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  March 19th, 2021 | Written by

BIS Implements New Burma Export Controls and Adds Four Entities to the Entity List

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  • As of March 8, Burma is now in the more highly controlled Country Group D:1.
  • Anyone applying to BIS for a license to export to the named entities will face a presumption of denial review policy.

The U.S. Department of Commerce’s Bureau of Industry and Security (“BIS”) issued final rules amending the Export Administration Regulations (“EAR”) by implementing new export controls on Burma (Myanmar), and adding four entities linked to the recent coup to the Entity List. These final rules effective March 8, 2021 come less than a month after President Biden imposed sanctions blocking U.S. property and interests of Burmese military and government officials.

Burma Removed from Country Group B with Significant Repercussions

As of March 8, Burma is now in the more highly controlled Country Group D:1 (it was previously in Country Group B). Because of Burma’s move to Country Group D:1, transactions involving Burma are no longer eligible for the following License Exceptions under the EAR:

-Shipments of Limited Value (“LVS”);

-Shipments to Group B Countries (“GBS”); and

-Technology and Software under Restriction (“TSR”).

Additionally, the move to Country Group D:1 limits the availability of the following EAR License Exceptions for transactions involving Burma:

-Temporary Imports, Exports, Reexports, and Transfers (in-country) (“TMP”);

-Servicing and Replacement Parts and Equipment (“RPL”);

-Aircraft, Vessels, and Spacecraft (“AVS”);

-Additional Permissive Reexports (“APR”);

-Encryption Commodities, Technology, and Software (“ENC”); and

-Computers (“APP”)

–(APP was suspended for use to Burma along with LVS, GBS, and TSR effective February 17, 2021, but with the March 8 final rule APP is now available again on a limited basis with Burma now placed in Computer Tier 3.)

Burma’s new Country Group D:1 status will also impose new restrictions on exports, reexports and in-country transfers to Burma involving microprocessors under EAR Section 744.17, export activities to certain foreign vessels and aircraft under EAR Section 744.7, and reexports to Burma of foreign-produced direct products of certain U.S.-origin technology and software under EAR Section 736.2.

MEU and National Security Restrictions Now Apply

Burma joins China, Russia, and Venezuela as one of four countries subject to BIS “military end-use” and “military end user” restrictions. Exports, reexports, and transfers (in-country) of specific items listed in Supplement No. 2 to 15 CFR Part 744 to Burma with “knowledge” that the items are intended for a “military end-use” or a “military end-user” will now require licensing from BIS and BIS will evaluate these license applications with a presumption of denial. The EAR’s definitions of “knowledge”, “military end-use” and “military end-user” are all quite broad and as a result, these new rules could potentially capture a large amount of transactions.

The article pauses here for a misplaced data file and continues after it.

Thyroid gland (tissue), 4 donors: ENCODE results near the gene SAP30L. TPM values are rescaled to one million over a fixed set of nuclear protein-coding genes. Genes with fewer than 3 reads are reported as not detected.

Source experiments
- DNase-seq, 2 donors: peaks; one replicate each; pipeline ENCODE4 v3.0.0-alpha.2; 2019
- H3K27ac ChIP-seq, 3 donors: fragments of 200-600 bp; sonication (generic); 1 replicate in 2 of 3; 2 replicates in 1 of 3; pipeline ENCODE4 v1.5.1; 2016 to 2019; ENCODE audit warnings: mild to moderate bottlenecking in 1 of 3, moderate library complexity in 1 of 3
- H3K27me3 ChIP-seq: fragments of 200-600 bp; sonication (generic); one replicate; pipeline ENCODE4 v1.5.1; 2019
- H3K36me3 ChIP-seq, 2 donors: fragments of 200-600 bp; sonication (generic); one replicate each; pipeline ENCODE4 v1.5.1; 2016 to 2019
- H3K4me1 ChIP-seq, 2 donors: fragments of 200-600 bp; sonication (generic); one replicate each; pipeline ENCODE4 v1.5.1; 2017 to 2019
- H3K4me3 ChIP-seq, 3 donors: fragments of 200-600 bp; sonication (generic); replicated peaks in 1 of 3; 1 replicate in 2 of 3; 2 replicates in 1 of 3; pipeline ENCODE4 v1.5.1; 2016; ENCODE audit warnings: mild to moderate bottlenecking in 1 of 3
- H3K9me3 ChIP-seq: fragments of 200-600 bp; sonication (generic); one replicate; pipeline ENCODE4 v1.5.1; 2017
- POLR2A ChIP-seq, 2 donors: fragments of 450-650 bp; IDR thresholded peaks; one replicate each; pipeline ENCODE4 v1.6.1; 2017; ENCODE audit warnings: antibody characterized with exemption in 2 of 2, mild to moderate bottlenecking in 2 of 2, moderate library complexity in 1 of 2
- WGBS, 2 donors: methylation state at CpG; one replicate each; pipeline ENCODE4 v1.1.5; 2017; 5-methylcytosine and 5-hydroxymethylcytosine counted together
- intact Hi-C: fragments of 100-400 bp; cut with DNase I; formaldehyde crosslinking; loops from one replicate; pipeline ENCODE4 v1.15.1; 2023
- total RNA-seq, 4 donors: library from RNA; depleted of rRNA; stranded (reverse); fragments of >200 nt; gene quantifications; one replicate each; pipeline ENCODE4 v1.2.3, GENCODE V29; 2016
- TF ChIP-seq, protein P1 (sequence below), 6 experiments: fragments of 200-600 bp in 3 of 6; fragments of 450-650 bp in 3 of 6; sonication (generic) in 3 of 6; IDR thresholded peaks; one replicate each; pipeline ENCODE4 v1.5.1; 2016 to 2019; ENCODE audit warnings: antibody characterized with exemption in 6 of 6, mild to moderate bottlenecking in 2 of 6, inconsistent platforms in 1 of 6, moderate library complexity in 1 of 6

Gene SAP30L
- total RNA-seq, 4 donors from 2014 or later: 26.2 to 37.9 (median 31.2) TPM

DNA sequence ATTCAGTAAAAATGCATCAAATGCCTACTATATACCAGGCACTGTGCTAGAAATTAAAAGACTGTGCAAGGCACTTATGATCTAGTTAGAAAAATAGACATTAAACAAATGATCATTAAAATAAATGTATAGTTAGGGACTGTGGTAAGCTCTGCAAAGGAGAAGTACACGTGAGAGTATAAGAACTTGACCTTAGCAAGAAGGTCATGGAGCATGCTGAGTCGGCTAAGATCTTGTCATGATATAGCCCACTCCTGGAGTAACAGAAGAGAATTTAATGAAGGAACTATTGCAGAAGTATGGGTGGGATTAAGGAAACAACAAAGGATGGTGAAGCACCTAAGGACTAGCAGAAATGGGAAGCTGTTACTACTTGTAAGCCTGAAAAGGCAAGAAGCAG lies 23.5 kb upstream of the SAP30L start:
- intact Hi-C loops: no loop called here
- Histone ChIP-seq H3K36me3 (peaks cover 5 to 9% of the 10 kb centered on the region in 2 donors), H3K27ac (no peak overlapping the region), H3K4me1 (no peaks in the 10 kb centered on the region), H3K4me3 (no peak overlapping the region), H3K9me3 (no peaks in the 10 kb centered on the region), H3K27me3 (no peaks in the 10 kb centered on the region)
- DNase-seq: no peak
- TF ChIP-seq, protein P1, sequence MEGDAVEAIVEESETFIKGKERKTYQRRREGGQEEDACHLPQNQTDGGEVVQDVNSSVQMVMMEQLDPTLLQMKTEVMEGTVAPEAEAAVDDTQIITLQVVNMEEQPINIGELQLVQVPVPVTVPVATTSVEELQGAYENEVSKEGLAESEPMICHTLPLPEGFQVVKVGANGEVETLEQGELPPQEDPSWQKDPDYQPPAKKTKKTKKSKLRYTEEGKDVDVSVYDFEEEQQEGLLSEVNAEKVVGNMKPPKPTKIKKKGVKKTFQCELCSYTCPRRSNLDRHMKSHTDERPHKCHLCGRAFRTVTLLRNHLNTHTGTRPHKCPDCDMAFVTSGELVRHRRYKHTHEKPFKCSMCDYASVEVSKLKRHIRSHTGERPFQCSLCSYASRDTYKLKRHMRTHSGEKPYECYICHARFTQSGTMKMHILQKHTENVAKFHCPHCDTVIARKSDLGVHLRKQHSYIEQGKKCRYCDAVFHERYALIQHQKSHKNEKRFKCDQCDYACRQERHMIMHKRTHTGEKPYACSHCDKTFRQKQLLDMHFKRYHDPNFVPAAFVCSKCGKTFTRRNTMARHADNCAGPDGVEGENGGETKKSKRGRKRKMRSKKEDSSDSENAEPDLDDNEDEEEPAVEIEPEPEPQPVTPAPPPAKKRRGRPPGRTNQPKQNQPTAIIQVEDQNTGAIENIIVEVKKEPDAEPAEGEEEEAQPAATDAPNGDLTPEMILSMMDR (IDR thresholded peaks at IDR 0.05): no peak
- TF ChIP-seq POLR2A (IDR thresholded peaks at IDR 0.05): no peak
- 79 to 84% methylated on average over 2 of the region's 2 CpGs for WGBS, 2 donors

Additionally, items that are “subject to the EAR” and controlled for national security (NS) reasons will continue to require BIS licensing when exported, reexported or transferred (in-country) to Burma. However, BIS will now add an additional layer of review when reviewing those applications in order to determine whether the transactions present a risk of diversion to a “military end-user” or a “military end-use”.  BIS will then apply a presumption of denial when it evaluates whether the subject transactions would materially contribute to Burma’s ability to develop, produce or operate weapons systems, subsystems and assemblies.

Four Entities Added to BIS Entity List

BIS announced on February 18 that “[e]ffective immediately, BIS will apply a presumption of denial for items subject to the EAR requiring a license for export or reexport when destined to Burma’s Ministry of Defense, Ministry of Home Affairs, armed forces, and security services.”  Most recently, on March 8, BIS added four military or military-linked entities to the Entity List. Licenses are required for exports, reexports, or transfers in-country of all items “subject to the EAR” (including EAR99 items) to entities on the Entity List. The four newly designated entities are:

-Ministry of Defence, a.k.a. Ministry of Defense or MOD;

-Ministry of Home Affairs, a.k.a. MOHA;

-Myanmar Economic Corporation, a.k.a. MEC;

-Myanmar Economic Holdings Limited, a.k.a. MEHL, Myanma Economic Holdings Limited, Myanma Economic Holdings Public Company Limited, Myanmar Business Holdings Public Company Limited, Myanmar Economic Holdings Public Company Limited, UMEH, Union of Myanmar Economic Holdings Company Limited, Union of Myanmar Economic Holdings Limited.

The Federal Register notice clarifies no license exceptions are available for export activities to the four newly designated entities above. Anyone applying to BIS for a license to export to the named entities will face a presumption of denial review policy.


Cortney O’Toole Morgan is a Washington D.C.-based partner with the law firm Husch Blackwell LLP. She leads the firm’s International Trade & Supply Chain group.

Grant Leach is an Omaha-based partner with the law firm Husch Blackwell LLP focusing on international trade, export controls, trade sanctions and anti-corruption compliance.

Tony Busch is an attorney in Husch Blackwell LLP’s Washington, D.C. office.